2. Set unrealistic goals for employees.
If you start trying to do too much at once, your employees will find it difficult to get anything done.
It is really important to evaluate every project, think clearly about whether it�s valuable and doable and then include these into a reasonable long-term strategy.
Really think about it; is that task necessary right now?
Can it wait?
Are there bigger fish to fry?
For some advice on how to set smarter goals, check out this blog: SMART Goals: 5 Tips For Motivating Employees.
It is really important to gain feedback and advice from your employees, before making any major decisions � as we said earlier; they�ll have a lot of value to offer you in terms of the bigger picture.
However, it is really important not to lean on them too much, delegating decisions that you should be making and showing any signs of insecurity in your own abilities.
Understandably, many new managers are afraid to put themselves out there, but either way, those decisions will come back to YOU, so it�s important to be able to make them yourself.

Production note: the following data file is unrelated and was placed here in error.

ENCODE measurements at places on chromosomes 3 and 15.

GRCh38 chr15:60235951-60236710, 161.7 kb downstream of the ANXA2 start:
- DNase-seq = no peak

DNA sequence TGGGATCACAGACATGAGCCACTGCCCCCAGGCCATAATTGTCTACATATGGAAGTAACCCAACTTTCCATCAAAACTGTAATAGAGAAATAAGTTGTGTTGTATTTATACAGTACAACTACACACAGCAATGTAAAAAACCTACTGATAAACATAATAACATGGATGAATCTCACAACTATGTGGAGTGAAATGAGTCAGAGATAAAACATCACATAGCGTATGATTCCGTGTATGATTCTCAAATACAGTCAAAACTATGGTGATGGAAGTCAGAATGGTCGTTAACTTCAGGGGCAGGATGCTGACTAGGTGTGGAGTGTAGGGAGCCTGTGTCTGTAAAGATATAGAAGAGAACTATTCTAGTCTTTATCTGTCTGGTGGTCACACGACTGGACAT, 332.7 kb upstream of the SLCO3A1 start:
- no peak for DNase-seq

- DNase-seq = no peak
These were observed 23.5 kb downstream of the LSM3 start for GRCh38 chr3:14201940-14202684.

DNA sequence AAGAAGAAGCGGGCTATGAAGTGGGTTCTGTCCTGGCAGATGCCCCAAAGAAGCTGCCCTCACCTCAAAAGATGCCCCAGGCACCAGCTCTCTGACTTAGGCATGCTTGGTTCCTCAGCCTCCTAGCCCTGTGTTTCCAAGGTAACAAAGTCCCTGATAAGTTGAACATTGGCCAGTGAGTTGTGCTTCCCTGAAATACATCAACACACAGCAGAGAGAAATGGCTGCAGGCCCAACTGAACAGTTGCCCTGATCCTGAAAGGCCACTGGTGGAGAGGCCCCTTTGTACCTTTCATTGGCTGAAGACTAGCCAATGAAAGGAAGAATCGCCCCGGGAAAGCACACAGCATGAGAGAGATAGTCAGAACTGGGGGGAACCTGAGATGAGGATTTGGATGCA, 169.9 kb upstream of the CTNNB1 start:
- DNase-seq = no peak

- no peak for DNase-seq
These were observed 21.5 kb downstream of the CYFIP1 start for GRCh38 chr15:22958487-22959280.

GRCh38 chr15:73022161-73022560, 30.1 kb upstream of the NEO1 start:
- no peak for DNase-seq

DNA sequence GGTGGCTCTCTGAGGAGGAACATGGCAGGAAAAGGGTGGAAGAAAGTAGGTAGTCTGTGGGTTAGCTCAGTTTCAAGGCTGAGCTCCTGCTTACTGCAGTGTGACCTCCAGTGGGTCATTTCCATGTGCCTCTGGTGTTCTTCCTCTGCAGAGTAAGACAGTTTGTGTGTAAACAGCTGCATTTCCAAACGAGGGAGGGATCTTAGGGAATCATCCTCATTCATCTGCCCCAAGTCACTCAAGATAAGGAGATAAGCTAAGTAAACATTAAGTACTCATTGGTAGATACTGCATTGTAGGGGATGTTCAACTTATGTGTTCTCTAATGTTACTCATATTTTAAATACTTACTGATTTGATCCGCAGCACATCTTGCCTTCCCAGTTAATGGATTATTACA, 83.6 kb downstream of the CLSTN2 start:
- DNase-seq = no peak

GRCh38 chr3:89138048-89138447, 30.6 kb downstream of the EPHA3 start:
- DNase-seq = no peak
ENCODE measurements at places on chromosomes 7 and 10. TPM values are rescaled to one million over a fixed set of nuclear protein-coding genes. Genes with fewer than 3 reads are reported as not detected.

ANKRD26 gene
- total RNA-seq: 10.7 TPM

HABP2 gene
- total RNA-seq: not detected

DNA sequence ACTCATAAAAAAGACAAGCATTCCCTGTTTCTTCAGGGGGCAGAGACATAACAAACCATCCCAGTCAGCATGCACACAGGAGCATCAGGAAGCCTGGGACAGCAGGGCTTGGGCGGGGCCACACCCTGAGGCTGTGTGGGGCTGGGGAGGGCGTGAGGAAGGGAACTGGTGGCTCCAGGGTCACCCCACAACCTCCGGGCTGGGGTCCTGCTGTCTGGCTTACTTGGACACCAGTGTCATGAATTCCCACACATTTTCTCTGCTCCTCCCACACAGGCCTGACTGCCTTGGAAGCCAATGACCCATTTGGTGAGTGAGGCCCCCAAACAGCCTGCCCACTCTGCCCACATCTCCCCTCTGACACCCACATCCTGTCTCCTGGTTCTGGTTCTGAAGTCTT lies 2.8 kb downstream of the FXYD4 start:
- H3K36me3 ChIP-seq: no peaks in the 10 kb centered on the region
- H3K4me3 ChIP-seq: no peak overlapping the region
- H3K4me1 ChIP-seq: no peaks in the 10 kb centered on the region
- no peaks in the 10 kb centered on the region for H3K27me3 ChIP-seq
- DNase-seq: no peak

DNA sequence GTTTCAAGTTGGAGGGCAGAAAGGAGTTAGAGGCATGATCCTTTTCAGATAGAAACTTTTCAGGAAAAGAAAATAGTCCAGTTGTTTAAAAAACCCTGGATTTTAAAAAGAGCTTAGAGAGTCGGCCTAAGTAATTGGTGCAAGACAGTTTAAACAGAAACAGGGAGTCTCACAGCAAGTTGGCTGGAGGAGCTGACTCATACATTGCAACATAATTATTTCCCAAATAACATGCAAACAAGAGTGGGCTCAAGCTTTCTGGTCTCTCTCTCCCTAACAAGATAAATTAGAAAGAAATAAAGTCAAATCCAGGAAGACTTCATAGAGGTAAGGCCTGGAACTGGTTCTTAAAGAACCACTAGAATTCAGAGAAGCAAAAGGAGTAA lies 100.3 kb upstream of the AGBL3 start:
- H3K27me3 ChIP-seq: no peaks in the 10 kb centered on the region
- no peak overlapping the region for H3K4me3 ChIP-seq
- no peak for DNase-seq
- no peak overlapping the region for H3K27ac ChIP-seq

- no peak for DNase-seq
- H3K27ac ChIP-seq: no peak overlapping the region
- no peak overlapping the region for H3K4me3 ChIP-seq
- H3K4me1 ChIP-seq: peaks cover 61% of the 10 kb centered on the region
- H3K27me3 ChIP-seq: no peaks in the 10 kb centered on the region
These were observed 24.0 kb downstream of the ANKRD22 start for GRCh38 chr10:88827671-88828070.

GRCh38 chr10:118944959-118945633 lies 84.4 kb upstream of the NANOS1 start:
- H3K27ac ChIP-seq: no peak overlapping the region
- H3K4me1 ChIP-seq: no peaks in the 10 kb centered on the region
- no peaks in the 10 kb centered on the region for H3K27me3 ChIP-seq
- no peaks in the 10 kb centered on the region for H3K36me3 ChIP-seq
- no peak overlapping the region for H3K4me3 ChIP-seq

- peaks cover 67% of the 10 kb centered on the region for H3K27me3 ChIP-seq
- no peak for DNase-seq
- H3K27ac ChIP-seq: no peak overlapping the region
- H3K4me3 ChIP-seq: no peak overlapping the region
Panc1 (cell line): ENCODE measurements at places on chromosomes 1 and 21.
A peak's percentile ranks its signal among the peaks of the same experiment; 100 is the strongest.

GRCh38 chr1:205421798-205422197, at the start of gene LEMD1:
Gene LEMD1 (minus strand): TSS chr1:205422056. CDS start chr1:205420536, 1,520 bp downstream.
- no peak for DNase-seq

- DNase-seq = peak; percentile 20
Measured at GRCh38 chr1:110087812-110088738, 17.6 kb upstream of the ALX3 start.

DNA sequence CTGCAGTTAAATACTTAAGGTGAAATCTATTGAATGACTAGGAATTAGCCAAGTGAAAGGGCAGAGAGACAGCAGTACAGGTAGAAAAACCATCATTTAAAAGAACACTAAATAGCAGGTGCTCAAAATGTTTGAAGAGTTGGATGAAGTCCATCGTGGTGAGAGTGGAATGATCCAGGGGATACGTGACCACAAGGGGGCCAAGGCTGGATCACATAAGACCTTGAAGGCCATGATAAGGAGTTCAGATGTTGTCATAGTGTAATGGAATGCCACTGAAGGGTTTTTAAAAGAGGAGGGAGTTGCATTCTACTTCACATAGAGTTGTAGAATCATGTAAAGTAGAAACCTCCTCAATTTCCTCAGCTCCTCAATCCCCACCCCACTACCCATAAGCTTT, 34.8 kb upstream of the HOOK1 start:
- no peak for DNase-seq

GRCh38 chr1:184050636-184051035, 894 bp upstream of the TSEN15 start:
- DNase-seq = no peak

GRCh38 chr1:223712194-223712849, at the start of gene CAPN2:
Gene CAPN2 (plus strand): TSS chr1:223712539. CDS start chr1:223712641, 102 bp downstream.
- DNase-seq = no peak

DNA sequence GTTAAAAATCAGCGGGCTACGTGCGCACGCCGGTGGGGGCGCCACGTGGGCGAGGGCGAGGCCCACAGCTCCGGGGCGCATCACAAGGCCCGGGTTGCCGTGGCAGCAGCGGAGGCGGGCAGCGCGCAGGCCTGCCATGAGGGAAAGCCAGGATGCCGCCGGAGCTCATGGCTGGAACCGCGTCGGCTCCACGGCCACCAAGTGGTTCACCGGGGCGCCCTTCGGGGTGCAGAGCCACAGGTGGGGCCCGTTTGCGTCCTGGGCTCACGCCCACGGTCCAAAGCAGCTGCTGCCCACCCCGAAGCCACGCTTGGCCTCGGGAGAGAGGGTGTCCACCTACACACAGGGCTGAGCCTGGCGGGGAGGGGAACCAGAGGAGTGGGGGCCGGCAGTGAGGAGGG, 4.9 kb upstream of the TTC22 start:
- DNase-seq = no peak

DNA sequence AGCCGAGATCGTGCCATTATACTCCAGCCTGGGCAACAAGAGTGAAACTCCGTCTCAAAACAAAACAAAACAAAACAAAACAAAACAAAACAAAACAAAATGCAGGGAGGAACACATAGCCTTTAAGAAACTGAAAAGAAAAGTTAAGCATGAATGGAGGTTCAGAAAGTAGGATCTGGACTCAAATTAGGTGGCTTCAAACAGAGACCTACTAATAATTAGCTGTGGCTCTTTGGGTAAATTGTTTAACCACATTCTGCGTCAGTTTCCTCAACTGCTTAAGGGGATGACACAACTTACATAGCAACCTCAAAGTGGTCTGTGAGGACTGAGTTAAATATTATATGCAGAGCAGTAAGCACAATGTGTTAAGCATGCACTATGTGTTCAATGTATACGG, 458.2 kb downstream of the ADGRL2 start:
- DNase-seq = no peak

Your team won�t trust you if you don�t trust yourself.
Delegating can be difficult for a new manager � this blog should help though!
You may well have some fantastic and innovative new ideas but before jumping in feet first, it�s important to understand your new role and the way things work at that company.
(If you�ve been working there for a while, you�ll have a head-start).
It is also important to give employees the chance to gradually adapt to the new work frame and to the new management style.
People often struggle with change, especially when things have been the same way for a long time.
If you change everything at once, things will just get confusing and you�ll annoy your employees.
Would you like it if someone walked in and thought they knew everything?!
So, there you have it; 7 of the most common mistakes new managers make time and time again.
I�m sure you�ve seen some of these behaviours before (no doubt in experienced managers, as well as new ones�) but hopefully you haven�t been guilty of any of them!
Recruiter Pro Tip
The most important thing to remember is that you are not infallible and that when you start any new job, you have to get to know the situation before making any major changes.
If you try to change things too fast, then you�re likely to�
1. Annoy your new team. Would you want someone barging in, thinking they know everything about everything, but not actually attempting to find out?!
2. Get things wrong. Can you really know what�s best for the business, without knowing what works (and doesn�t) work now?
For more recruitment tips and advice, check out our free blog site!